Santiago Abascal, the leader of Spain’s national-conservative party VOX, met with Brazilian President Jair Bolsonaro last week to establish a transatlantic front against the growing threat of communism and left-liberalism on the European and South American continents.
During the visit, Abascal delivered a speech at the Deep Brazil Conference and met with President Bolsonaro along with his son Eduardo, who’s one of the country’s leading lawmakers, to discuss the Madrid Charter, national conservativism, and the growing influence of cultural Marxism across the Iberosphere, Spanish daily El Mundo reports.
The centerpiece of Abascal’s proposed “patriotic alliance” of political parties on both sides of the Atlantic is the Madrid Charter–a document signed by high-level politicians like Giorgia Meloni, the leader of the Italian Brothers of Italy (FdI), as well as MP Eduardo Bolsonaro–which aims to counter the advance of communist and far-left movements throughout the Iberosphere.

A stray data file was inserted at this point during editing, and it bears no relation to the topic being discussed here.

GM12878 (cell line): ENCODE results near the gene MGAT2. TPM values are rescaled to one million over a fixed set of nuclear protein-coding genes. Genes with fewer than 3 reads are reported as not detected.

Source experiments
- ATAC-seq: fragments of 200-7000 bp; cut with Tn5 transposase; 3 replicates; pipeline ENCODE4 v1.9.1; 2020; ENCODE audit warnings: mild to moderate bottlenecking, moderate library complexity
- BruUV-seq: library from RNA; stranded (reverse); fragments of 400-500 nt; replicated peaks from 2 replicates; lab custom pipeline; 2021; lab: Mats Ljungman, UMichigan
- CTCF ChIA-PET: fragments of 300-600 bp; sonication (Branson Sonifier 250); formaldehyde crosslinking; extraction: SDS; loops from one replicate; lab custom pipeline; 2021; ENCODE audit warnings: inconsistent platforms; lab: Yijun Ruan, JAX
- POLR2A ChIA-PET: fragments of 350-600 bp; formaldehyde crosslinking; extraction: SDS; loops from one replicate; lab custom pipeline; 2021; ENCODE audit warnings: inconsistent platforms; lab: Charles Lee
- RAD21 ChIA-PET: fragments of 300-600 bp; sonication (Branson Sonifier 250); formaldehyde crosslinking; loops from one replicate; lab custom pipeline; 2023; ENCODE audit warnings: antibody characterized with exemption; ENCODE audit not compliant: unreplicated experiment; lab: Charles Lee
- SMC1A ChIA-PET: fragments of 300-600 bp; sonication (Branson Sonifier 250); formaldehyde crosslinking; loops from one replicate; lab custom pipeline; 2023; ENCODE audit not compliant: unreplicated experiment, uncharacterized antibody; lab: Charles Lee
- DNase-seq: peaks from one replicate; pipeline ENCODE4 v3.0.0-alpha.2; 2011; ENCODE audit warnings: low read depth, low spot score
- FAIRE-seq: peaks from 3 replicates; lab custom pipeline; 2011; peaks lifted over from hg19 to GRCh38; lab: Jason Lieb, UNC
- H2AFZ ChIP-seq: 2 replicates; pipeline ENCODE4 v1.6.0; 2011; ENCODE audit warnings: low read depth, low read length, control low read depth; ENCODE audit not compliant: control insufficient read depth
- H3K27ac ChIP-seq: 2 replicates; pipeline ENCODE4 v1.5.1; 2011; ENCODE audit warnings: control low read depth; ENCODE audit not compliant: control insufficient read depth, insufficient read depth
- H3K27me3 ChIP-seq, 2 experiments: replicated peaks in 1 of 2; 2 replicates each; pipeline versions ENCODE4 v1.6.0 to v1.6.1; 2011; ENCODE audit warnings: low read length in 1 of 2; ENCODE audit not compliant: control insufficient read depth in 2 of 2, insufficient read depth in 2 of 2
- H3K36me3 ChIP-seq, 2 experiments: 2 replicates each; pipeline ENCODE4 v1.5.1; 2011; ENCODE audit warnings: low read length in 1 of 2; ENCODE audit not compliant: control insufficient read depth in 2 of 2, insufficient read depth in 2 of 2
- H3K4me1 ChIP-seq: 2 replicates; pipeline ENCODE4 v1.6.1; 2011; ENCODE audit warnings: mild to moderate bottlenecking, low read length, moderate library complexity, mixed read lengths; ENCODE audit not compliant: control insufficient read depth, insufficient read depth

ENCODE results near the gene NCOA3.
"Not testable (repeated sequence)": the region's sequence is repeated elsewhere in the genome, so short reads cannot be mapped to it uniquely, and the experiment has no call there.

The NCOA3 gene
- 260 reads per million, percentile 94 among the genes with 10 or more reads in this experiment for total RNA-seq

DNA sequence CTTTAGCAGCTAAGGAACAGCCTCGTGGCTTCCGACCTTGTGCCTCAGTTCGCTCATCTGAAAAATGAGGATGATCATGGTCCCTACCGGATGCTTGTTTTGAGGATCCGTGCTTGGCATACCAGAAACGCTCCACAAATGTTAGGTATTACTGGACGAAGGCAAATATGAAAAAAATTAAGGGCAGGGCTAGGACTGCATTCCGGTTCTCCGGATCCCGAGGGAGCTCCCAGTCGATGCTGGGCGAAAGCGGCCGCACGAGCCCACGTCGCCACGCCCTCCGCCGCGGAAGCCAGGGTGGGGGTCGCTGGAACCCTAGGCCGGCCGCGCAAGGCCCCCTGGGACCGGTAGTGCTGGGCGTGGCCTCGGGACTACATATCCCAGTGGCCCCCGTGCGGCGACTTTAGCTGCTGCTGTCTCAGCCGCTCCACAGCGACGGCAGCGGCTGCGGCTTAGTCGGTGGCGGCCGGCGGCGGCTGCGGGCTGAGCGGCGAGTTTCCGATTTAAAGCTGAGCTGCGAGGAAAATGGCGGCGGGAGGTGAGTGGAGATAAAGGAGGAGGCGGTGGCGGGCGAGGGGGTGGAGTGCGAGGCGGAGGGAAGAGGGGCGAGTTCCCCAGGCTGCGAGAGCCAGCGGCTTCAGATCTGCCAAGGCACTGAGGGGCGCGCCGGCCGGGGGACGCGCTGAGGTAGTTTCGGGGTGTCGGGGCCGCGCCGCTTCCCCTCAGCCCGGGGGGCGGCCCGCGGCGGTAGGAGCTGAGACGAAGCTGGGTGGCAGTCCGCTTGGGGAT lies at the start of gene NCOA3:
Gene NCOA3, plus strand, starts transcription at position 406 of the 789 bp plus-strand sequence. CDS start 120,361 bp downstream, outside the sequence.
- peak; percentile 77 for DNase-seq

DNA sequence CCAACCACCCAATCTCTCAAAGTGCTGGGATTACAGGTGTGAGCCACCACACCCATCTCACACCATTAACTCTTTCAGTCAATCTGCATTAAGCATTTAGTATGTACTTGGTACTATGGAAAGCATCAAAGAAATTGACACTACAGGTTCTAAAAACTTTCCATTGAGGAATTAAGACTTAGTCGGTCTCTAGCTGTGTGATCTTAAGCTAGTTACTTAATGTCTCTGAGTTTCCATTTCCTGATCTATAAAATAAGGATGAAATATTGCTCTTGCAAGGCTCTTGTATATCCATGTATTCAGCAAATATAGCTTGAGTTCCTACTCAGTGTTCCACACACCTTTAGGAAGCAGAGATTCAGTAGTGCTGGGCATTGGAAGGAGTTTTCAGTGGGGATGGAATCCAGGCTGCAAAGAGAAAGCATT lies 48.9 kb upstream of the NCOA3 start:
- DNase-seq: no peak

So far, the proposal has been signed by more than 150 international leaders and over 10,000 people worldwide.
While addressing a crowd Deep Brazil conference, which had been organized by the Instituto Conservador-Liberal, Abascal affirmed his strong support for Bolsonaro’s presidency and reelection bid, ahead of the country’s general elections which are set to take place next October.
“We patriots on both sides of the Atlantic have a historical responsibility to provide our peoples with a horizon of prosperity,” Abascal said, adding that the “supreme values of tradition, authority, hierarchy, and commonwealth” were worth preserving.
“It is necessary that patriots on both sides of the Atlantic be united. We have to confront the socialism of the 21st century and the communism of the Sao Paulo Forum and the Puebla Group, because both are the masks, the disguises with which the left intends to assault power in our nations,” he continued.
Abascal’s visit to South America comes just days after he traveled to Central Europe to attend the Warsaw Summit, where national-conservative leaders from Hungary, Poland, France, Austria, and Spain gathered to discuss how best to oppose the EU federalism.
Robert Semonsen is a political journalist based in Central Europe. His work has been featured in various English-language news outlets in Europe and the Americas. He has an educational background in biological and medical science. His Twitter handle is @R_Semonsen.